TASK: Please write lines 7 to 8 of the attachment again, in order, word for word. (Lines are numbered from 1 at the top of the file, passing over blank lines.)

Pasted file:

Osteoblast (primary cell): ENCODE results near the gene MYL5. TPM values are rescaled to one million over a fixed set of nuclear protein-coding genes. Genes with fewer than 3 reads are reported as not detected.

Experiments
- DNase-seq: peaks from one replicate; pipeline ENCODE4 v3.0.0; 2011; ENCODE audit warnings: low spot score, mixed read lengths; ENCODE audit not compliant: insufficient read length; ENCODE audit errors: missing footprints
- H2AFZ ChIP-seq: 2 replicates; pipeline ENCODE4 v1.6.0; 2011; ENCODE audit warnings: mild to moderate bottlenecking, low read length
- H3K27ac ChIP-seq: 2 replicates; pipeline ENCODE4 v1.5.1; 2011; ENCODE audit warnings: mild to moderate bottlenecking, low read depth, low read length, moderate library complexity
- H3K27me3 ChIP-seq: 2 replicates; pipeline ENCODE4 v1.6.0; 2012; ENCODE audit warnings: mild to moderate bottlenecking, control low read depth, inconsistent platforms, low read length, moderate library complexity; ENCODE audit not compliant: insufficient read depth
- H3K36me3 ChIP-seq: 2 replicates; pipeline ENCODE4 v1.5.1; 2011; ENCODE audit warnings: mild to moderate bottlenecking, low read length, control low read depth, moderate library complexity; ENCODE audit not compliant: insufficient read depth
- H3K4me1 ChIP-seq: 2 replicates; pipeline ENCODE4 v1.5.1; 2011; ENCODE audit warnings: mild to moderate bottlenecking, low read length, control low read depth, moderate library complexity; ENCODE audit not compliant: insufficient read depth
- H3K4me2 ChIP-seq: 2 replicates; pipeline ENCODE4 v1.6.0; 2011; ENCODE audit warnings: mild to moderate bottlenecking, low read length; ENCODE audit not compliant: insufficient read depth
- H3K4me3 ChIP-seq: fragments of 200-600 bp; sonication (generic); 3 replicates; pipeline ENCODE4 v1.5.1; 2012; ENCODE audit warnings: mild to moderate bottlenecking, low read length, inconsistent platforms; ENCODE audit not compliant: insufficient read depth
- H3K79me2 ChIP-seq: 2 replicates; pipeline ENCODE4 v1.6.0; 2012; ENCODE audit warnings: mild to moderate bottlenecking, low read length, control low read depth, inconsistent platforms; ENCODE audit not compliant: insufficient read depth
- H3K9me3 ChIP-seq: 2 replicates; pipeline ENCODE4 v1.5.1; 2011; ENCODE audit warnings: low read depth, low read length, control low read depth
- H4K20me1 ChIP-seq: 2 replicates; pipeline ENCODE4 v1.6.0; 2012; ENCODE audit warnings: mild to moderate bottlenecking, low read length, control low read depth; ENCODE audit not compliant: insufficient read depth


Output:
- H3K36me3 ChIP-seq: 2 replicates; pipeline ENCODE4 v1.5.1; 2011; ENCODE audit warnings: mild to moderate bottlenecking, low read length, control low read depth, moderate library complexity; ENCODE audit not compliant: insufficient read depth
- H3K4me1 ChIP-seq: 2 replicates; pipeline ENCODE4 v1.5.1; 2011; ENCODE audit warnings: mild to moderate bottlenecking, low read length, control low read depth, moderate library complexity; ENCODE audit not compliant: insufficient read depth